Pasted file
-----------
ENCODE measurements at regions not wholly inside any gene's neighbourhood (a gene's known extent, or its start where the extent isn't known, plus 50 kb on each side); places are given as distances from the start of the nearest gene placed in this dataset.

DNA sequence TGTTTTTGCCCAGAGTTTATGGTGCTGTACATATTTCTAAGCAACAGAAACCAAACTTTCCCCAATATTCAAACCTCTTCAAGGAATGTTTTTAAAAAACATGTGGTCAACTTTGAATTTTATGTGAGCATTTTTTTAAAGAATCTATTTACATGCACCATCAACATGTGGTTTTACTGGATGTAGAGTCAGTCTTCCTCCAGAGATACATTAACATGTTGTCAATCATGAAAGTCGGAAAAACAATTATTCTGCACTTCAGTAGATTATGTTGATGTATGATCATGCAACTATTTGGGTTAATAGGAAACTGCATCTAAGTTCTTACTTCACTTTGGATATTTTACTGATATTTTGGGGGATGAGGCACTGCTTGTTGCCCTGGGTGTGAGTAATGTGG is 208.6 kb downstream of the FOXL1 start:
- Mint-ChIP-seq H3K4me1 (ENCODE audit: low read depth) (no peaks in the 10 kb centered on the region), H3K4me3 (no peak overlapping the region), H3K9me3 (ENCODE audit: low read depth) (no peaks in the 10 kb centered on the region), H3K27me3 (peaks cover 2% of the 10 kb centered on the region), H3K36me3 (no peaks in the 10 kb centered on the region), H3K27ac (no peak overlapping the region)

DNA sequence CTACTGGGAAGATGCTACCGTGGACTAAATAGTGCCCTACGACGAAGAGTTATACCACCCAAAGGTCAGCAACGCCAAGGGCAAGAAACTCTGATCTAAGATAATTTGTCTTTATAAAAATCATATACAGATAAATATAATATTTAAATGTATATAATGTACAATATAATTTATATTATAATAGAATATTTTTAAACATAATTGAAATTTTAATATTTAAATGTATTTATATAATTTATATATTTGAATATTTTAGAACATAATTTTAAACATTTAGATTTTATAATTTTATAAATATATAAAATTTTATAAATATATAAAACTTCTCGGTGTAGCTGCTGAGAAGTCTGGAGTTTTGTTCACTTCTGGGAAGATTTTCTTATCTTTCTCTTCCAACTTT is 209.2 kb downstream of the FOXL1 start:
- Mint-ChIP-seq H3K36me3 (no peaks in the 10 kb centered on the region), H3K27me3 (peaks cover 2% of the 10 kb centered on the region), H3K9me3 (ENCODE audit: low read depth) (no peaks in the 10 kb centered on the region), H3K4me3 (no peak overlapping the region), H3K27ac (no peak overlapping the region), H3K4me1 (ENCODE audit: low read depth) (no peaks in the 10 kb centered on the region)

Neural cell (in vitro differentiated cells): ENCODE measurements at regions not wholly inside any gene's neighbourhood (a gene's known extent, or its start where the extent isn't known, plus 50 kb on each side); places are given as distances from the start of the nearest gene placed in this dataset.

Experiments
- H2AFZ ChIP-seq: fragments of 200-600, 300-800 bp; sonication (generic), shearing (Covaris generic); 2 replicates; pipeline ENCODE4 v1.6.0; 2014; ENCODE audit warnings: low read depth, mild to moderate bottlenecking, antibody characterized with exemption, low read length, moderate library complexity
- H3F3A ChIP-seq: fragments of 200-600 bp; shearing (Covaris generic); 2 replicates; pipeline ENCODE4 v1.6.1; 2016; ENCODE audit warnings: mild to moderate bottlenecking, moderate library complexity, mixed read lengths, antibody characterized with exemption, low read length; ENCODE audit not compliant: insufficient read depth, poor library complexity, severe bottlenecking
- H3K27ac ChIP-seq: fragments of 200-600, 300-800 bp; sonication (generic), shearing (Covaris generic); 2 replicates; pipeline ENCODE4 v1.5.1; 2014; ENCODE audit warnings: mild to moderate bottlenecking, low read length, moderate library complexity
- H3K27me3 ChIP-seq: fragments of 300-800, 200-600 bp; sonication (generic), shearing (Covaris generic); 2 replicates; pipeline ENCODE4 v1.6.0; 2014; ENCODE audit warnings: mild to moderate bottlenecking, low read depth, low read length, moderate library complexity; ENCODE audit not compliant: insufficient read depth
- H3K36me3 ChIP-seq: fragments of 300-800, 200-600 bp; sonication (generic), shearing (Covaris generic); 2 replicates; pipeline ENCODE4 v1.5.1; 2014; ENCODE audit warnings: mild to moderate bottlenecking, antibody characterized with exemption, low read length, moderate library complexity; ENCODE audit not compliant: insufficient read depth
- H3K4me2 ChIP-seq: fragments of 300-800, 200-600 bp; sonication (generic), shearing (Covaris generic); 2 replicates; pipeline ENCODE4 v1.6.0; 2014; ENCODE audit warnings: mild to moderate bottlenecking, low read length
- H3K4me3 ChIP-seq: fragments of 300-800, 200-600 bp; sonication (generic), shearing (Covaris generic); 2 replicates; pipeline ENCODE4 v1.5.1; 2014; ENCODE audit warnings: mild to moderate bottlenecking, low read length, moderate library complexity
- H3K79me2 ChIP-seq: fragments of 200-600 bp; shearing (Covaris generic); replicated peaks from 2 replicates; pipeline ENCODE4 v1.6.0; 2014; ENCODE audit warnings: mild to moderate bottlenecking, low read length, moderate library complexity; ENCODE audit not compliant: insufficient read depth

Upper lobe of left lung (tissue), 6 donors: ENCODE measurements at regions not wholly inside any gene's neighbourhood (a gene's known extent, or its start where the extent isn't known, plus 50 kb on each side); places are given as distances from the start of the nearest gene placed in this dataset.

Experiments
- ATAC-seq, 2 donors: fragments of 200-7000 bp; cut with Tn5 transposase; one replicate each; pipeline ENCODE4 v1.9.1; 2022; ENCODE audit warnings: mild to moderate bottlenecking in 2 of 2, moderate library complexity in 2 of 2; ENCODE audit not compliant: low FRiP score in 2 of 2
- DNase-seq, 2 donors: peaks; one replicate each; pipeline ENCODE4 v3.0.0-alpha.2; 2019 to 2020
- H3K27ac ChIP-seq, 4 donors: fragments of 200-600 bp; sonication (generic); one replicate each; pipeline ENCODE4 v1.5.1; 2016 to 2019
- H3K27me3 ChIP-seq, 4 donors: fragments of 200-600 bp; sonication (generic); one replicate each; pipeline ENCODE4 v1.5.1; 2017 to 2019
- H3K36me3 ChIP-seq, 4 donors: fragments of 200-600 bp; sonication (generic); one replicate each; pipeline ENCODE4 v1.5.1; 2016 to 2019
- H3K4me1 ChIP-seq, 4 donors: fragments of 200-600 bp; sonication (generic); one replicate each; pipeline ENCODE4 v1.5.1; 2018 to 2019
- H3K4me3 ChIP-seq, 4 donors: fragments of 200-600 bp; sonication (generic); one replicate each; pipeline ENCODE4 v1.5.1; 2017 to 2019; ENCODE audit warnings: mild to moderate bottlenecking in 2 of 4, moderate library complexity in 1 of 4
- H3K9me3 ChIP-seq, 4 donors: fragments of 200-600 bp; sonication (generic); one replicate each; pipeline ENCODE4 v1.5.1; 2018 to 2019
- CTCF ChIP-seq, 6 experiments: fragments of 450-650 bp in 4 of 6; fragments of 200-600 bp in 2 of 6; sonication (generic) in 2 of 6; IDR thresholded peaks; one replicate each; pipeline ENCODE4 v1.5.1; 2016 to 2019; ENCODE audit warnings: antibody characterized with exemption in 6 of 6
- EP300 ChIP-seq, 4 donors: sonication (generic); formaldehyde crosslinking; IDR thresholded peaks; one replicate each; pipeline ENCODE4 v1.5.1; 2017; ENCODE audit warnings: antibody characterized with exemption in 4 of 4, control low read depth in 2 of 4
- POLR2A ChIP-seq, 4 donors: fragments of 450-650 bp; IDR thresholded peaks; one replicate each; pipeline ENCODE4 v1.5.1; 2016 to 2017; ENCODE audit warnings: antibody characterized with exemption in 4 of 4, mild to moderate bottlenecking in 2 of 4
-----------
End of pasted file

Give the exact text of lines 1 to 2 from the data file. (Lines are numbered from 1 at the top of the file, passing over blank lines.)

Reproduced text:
ENCODE measurements at regions not wholly inside any gene's neighbourhood (a gene's known extent, or its start where the extent isn't known, plus 50 kb on each side); places are given as distances from the start of the nearest gene placed in this dataset.

DNA sequence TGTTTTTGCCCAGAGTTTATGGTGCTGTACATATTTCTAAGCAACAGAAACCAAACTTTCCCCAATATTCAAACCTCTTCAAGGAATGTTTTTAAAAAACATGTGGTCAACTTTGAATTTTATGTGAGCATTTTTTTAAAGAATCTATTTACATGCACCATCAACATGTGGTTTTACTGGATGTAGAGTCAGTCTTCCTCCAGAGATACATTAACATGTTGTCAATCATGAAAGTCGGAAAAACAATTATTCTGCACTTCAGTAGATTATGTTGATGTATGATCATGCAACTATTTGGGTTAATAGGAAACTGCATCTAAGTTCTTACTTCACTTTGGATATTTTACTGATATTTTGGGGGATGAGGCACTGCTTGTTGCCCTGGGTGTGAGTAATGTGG is 208.6 kb downstream of the FOXL1 start: